Combating Infobesity: A PR’s Take

There is a new term in the market: sailing-boat-1593613_1280infobesity. Essentially it means information overload. Wikipedia defines it as “the difficulty a person can have understanding an issue and making decisions that can be caused by the presence of too much information.”

Why does this matter to PR pros? Well, for one thing, we have helped to create infobesity.

With the rise of content marketing, PR Pros are creating content bureaus that rival media houses. For some brand leaders, their teams already eclipse many media outlets.

The focus on content marketing has resulted in reams of opinions, blogs, white papers, thought leadership pieces and other influential posts being published electronically in the hope of ultimately influencing buyers’ decisions. Yes, some are designed to educate and help, but ultimately, they all see it as a platform to further engage with the reader.

This has created a backlash in some. People are no longer trusting influencer blogs once they hear they’ve been paid. Others are shunning posts from vendors altogether, and going back to media outlets where advertorials and editorials are clearly segregated. In response, brands are finding subtler ways to post.

The volume of content is also creating problems. Nowadays, searching Google for subject matter can be like betting on a horse. You need to be very prescriptive about what you want to search for in order to get the right results. Otherwise, you will get a lot of articles and posts that may not be contextually relevant to you.

The answer lies in bite-sized articles. While it has been championed for social media posts where people have little patience to read a full-size article, bite-sized (or snackable) content is becoming more popular. Writing one can be an art.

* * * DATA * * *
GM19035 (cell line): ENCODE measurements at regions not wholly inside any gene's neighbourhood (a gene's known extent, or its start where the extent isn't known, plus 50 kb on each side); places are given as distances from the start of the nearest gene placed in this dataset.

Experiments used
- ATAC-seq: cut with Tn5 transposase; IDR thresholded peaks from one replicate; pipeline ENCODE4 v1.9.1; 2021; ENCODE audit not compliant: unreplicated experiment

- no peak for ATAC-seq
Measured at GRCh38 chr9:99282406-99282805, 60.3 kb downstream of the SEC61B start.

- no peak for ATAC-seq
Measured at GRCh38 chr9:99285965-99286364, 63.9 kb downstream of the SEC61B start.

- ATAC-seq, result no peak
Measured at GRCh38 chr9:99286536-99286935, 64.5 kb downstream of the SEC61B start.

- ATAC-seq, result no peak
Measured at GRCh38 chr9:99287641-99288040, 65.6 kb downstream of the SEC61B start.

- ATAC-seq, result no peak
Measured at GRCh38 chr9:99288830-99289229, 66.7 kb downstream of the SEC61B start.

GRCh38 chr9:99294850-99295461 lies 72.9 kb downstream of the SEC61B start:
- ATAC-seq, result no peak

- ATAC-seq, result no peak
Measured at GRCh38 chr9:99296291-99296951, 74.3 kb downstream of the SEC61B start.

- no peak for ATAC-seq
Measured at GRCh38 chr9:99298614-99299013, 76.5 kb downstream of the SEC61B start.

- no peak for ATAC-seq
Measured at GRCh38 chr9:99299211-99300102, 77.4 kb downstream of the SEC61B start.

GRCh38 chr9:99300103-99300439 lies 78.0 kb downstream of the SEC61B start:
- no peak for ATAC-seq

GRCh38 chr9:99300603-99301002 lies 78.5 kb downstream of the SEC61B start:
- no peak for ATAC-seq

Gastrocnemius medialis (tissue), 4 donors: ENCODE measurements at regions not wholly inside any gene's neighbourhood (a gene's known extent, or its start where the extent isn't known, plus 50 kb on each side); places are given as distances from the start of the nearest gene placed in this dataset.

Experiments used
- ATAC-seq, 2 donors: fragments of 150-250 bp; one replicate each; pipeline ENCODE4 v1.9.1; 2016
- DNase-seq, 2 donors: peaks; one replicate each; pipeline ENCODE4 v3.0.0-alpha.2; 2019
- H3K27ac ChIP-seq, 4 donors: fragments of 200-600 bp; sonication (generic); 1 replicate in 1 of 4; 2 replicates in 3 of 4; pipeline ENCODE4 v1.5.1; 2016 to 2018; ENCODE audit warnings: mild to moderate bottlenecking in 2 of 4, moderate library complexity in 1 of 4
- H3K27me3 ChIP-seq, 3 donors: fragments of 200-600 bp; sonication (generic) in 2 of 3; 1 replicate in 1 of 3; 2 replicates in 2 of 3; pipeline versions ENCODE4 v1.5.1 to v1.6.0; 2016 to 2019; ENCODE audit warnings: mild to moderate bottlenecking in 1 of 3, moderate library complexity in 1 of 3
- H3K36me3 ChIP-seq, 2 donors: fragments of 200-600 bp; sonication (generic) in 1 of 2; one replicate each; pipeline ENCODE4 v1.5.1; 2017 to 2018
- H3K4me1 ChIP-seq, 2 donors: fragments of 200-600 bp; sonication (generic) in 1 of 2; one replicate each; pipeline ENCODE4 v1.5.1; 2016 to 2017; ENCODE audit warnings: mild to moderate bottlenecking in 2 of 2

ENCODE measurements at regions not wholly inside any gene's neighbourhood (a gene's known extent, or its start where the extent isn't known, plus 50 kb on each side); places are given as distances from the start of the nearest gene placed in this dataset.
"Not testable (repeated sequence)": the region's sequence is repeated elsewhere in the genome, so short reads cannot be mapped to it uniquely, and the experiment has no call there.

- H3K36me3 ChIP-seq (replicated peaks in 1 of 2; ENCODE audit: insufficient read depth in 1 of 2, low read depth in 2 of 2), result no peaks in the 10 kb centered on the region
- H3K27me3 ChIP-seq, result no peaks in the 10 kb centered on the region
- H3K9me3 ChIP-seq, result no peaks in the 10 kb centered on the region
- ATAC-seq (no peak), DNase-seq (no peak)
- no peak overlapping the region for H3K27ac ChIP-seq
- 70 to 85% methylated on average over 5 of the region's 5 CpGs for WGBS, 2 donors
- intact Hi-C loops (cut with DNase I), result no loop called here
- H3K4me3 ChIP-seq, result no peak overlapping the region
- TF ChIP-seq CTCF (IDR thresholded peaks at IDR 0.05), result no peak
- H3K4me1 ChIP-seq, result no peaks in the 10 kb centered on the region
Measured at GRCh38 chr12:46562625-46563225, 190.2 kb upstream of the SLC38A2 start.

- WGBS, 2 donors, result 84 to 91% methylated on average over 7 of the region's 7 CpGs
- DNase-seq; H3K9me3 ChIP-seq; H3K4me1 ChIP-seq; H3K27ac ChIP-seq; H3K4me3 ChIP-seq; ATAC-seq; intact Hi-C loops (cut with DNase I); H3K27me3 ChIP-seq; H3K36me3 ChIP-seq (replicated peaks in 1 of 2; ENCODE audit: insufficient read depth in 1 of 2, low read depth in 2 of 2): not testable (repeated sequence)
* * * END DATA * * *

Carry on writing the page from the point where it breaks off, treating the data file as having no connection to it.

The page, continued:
Create bite-sized articles

The premise of creating a bite-sized article is to first understand the context. You need to know where it will be posted. Without this context, it will stick out like a sore thumb.

Next, you need to highlight the reader’s value proposition up front. A more conversational title or quick summary of the content for the headline can drive better viewership. The days of having two words to title the entire article is no longer enough for readers who have limited time to read. The title influences the reader to bite. [bctt tweet=”Develop #content that can be consumed easily within 8 seconds #publicrelations” username=”@BroadPR”]

Once it is bitten, you need to develop content that can be consumed easily within 8 seconds. Why 8? Because this is the length of time a reader on social media can concentrate.  If your content is longer (like a blog or thought leadership article), then create “listicles” and sub heads. This will help the reader to get a taste of the bite before consuming it.

The best thing about creating bite-sized articles is that once you have a certain flavor, and your reader likes it, they will not be able to forget it. And, they will probably come back for more.